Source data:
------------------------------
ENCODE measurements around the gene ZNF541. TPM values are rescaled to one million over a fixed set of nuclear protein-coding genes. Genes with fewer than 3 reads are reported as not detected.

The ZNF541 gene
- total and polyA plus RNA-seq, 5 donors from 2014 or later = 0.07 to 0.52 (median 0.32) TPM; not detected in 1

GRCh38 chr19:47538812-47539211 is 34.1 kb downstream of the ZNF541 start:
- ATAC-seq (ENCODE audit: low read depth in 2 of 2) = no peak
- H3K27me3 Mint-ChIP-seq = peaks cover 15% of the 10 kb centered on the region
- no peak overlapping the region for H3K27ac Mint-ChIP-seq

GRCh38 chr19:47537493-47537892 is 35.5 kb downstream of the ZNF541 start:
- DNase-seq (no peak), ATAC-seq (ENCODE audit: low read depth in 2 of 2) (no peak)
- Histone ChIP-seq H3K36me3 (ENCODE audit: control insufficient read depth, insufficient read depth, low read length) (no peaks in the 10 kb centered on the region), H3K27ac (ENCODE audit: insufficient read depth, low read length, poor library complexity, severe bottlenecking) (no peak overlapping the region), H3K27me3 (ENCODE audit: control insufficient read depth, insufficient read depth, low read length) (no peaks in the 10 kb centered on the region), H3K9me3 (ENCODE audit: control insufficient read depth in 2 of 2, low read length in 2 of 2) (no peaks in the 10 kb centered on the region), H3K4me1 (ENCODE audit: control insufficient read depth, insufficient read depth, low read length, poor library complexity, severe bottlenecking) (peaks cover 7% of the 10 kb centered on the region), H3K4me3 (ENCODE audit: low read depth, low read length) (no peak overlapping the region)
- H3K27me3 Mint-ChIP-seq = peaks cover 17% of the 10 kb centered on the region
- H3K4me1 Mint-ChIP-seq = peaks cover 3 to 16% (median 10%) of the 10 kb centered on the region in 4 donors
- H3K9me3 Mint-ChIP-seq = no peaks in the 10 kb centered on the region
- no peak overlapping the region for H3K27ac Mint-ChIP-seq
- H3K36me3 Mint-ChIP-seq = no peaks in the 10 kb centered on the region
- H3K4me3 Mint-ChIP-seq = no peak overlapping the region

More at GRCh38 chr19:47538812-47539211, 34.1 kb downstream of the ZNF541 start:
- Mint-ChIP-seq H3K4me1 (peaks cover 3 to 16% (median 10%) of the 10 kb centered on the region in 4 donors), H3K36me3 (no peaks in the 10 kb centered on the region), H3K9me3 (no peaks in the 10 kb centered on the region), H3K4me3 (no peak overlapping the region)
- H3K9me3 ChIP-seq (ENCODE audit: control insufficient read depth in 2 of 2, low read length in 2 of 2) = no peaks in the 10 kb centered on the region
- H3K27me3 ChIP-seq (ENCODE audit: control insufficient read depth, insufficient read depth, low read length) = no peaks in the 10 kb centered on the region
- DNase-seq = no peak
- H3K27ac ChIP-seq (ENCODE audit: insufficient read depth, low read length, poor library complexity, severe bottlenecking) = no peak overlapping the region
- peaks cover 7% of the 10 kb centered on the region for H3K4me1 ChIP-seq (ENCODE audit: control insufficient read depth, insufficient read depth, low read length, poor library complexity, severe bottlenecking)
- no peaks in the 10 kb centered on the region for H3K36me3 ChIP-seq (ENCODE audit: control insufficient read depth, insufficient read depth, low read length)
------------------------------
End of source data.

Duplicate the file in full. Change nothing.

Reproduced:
ENCODE measurements around the gene ZNF541. TPM values are rescaled to one million over a fixed set of nuclear protein-coding genes. Genes with fewer than 3 reads are reported as not detected.

The ZNF541 gene
- total and polyA plus RNA-seq, 5 donors from 2014 or later = 0.07 to 0.52 (median 0.32) TPM; not detected in 1

GRCh38 chr19:47538812-47539211 is 34.1 kb downstream of the ZNF541 start:
- ATAC-seq (ENCODE audit: low read depth in 2 of 2) = no peak
- H3K27me3 Mint-ChIP-seq = peaks cover 15% of the 10 kb centered on the region
- no peak overlapping the region for H3K27ac Mint-ChIP-seq

GRCh38 chr19:47537493-47537892 is 35.5 kb downstream of the ZNF541 start:
- DNase-seq (no peak), ATAC-seq (ENCODE audit: low read depth in 2 of 2) (no peak)
- Histone ChIP-seq H3K36me3 (ENCODE audit: control insufficient read depth, insufficient read depth, low read length) (no peaks in the 10 kb centered on the region), H3K27ac (ENCODE audit: insufficient read depth, low read length, poor library complexity, severe bottlenecking) (no peak overlapping the region), H3K27me3 (ENCODE audit: control insufficient read depth, insufficient read depth, low read length) (no peaks in the 10 kb centered on the region), H3K9me3 (ENCODE audit: control insufficient read depth in 2 of 2, low read length in 2 of 2) (no peaks in the 10 kb centered on the region), H3K4me1 (ENCODE audit: control insufficient read depth, insufficient read depth, low read length, poor library complexity, severe bottlenecking) (peaks cover 7% of the 10 kb centered on the region), H3K4me3 (ENCODE audit: low read depth, low read length) (no peak overlapping the region)
- H3K27me3 Mint-ChIP-seq = peaks cover 17% of the 10 kb centered on the region
- H3K4me1 Mint-ChIP-seq = peaks cover 3 to 16% (median 10%) of the 10 kb centered on the region in 4 donors
- H3K9me3 Mint-ChIP-seq = no peaks in the 10 kb centered on the region
- no peak overlapping the region for H3K27ac Mint-ChIP-seq
- H3K36me3 Mint-ChIP-seq = no peaks in the 10 kb centered on the region
- H3K4me3 Mint-ChIP-seq = no peak overlapping the region

More at GRCh38 chr19:47538812-47539211, 34.1 kb downstream of the ZNF541 start:
- Mint-ChIP-seq H3K4me1 (peaks cover 3 to 16% (median 10%) of the 10 kb centered on the region in 4 donors), H3K36me3 (no peaks in the 10 kb centered on the region), H3K9me3 (no peaks in the 10 kb centered on the region), H3K4me3 (no peak overlapping the region)
- H3K9me3 ChIP-seq (ENCODE audit: control insufficient read depth in 2 of 2, low read length in 2 of 2) = no peaks in the 10 kb centered on the region
- H3K27me3 ChIP-seq (ENCODE audit: control insufficient read depth, insufficient read depth, low read length) = no peaks in the 10 kb centered on the region
- DNase-seq = no peak
- H3K27ac ChIP-seq (ENCODE audit: insufficient read depth, low read length, poor library complexity, severe bottlenecking) = no peak overlapping the region
- peaks cover 7% of the 10 kb centered on the region for H3K4me1 ChIP-seq (ENCODE audit: control insufficient read depth, insufficient read depth, low read length, poor library complexity, severe bottlenecking)
- no peaks in the 10 kb centered on the region for H3K36me3 ChIP-seq (ENCODE audit: control insufficient read depth, insufficient read depth, low read length)